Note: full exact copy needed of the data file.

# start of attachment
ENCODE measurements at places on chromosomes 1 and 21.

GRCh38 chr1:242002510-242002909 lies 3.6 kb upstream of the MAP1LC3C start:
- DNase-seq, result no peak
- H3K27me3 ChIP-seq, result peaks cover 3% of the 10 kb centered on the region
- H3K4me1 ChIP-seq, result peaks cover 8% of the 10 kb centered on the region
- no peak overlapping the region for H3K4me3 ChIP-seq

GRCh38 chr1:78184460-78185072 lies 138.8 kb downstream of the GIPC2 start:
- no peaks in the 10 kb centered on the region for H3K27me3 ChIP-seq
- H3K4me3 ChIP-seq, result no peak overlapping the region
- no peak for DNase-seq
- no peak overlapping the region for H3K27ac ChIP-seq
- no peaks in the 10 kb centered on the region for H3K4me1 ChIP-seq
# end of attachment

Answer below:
ENCODE measurements at places on chromosomes 1 and 21.

GRCh38 chr1:242002510-242002909 lies 3.6 kb upstream of the MAP1LC3C start:
- DNase-seq, result no peak
- H3K27me3 ChIP-seq, result peaks cover 3% of the 10 kb centered on the region
- H3K4me1 ChIP-seq, result peaks cover 8% of the 10 kb centered on the region
- no peak overlapping the region for H3K4me3 ChIP-seq

GRCh38 chr1:78184460-78185072 lies 138.8 kb downstream of the GIPC2 start:
- no peaks in the 10 kb centered on the region for H3K27me3 ChIP-seq
- H3K4me3 ChIP-seq, result no peak overlapping the region
- no peak for DNase-seq
- no peak overlapping the region for H3K27ac ChIP-seq
- no peaks in the 10 kb centered on the region for H3K4me1 ChIP-seq